South Korea’s won declined the most in a week on speculation a U.S. interest-rate increase will exacerbate capital flight just as Asia’s fourth-largest economy is slowing.
Global funds extended sales of Korean stocks this week, taking net outflows so far in July to $1.9 billion and teeing up the Kospi index of shares for its worst monthly slide of 2015. The Bloomberg U.S. Dollar Spot Index was trading 0.2 percent shy of a four-month high after the Federal Reserve showed no sign it will refrain from tightening monetary policy this year, only saying the decision will be data dependent.
The won fell 0.8 percent, the most since July 23, to close at 1,168.22 a dollar in Seoul, according to data compiled by Bloomberg. The currency is down 4.5 percent this month, while the Kospi has lost 2.7 percent.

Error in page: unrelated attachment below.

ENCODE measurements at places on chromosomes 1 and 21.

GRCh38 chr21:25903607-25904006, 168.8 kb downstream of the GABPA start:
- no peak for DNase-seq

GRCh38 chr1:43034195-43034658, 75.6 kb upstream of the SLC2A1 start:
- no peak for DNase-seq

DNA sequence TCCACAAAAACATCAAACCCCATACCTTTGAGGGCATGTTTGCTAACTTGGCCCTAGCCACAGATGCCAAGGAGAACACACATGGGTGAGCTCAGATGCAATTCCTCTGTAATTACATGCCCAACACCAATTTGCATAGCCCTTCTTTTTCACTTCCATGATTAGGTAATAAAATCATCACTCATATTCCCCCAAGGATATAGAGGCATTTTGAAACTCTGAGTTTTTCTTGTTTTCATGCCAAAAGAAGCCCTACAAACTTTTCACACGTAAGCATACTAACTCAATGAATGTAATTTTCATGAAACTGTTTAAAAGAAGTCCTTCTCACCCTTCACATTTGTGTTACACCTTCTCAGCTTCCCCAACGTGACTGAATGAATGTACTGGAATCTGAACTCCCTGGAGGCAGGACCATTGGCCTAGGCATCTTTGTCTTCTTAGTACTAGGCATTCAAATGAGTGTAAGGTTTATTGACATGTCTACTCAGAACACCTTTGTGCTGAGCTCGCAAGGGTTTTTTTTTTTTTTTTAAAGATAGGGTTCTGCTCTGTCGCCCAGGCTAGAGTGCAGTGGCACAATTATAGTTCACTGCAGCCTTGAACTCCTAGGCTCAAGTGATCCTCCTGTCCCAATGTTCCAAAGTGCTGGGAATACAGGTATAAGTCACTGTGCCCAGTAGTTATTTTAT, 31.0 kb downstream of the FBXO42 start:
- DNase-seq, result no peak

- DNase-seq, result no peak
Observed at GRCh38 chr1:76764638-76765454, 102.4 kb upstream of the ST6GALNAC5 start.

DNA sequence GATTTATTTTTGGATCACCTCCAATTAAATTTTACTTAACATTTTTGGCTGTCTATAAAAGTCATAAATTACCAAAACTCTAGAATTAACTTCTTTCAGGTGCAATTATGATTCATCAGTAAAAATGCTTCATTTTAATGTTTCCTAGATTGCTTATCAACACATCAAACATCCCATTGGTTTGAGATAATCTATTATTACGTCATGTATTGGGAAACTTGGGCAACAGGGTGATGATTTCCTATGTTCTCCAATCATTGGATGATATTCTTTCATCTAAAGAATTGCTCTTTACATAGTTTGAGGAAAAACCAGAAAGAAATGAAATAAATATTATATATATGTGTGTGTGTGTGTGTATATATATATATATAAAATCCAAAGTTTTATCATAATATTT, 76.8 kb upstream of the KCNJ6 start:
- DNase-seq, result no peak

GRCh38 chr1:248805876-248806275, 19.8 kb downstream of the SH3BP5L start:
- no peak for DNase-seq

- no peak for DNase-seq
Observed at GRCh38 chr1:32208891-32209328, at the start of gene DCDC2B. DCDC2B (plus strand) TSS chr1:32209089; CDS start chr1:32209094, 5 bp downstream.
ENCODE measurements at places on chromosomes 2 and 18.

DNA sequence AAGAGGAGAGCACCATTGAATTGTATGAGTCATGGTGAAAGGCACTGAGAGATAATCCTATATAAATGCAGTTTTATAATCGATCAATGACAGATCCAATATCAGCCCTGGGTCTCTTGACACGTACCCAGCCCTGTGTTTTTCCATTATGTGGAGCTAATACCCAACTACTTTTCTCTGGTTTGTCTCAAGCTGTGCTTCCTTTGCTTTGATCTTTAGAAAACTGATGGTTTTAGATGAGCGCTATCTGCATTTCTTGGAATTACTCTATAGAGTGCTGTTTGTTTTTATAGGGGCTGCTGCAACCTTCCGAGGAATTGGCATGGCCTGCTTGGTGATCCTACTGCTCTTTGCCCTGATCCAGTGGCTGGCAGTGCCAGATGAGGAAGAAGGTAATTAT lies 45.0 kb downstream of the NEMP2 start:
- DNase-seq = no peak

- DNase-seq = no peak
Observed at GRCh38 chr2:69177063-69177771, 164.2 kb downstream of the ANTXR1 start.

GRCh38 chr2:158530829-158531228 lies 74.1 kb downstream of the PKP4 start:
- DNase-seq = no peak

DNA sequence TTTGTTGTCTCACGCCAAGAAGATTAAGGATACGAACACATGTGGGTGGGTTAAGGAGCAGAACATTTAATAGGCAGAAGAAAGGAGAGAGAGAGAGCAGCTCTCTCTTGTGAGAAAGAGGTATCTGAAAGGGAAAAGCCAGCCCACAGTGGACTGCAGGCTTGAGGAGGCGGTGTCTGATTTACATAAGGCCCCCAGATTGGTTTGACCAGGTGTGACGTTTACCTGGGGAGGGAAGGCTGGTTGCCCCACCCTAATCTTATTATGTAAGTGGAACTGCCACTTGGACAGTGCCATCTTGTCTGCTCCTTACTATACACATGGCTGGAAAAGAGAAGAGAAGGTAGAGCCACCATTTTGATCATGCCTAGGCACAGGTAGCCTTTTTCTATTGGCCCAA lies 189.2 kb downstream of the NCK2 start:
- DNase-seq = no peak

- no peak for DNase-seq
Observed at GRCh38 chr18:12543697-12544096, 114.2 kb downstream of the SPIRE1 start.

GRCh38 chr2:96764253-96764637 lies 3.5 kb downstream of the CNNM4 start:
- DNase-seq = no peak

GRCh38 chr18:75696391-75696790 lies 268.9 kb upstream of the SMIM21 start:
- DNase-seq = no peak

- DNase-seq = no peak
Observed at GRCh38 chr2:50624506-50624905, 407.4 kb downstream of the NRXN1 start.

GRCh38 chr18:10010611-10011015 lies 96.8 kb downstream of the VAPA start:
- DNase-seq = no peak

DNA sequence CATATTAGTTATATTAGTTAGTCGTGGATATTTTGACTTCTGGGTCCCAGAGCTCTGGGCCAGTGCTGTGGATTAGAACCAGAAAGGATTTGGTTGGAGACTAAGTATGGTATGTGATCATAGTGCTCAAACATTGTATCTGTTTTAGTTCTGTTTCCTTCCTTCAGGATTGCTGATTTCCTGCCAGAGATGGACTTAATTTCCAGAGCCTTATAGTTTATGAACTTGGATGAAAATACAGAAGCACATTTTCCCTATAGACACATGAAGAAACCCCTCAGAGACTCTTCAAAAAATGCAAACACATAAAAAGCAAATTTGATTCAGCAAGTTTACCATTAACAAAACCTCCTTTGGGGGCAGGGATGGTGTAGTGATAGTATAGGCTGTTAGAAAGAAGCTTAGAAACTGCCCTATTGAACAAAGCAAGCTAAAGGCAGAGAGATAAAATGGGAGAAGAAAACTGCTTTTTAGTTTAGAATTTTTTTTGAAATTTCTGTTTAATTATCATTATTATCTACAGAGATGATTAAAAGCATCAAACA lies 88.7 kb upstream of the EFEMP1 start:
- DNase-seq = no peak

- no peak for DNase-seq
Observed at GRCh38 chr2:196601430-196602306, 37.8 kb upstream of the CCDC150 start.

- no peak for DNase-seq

“Downward pressure on the won will increase after the Fed meeting,” said Kim Moon Il, an analyst at Eugene Investment & Securities Co. in Seoul, who predicted the currency’s fall to 1,168 Thursday. “Expectations for higher U.S. rates will prompt investors to move to dollar assets.”
South Korea’s Deputy Finance Minister Choi Hee Nam convened a meeting Thursday morning to discuss the outcome of the Fed’s meeting on Wednesday and the potential impact on the economy, which slowed in the three months through June for a fifth straight quarter.
South Korea’s 10-year government bonds fell, with the yield rising two basis points to 2.39 percent, Korea Exchange prices show. The three-year yield also climbed two basis points to 1.74 percent.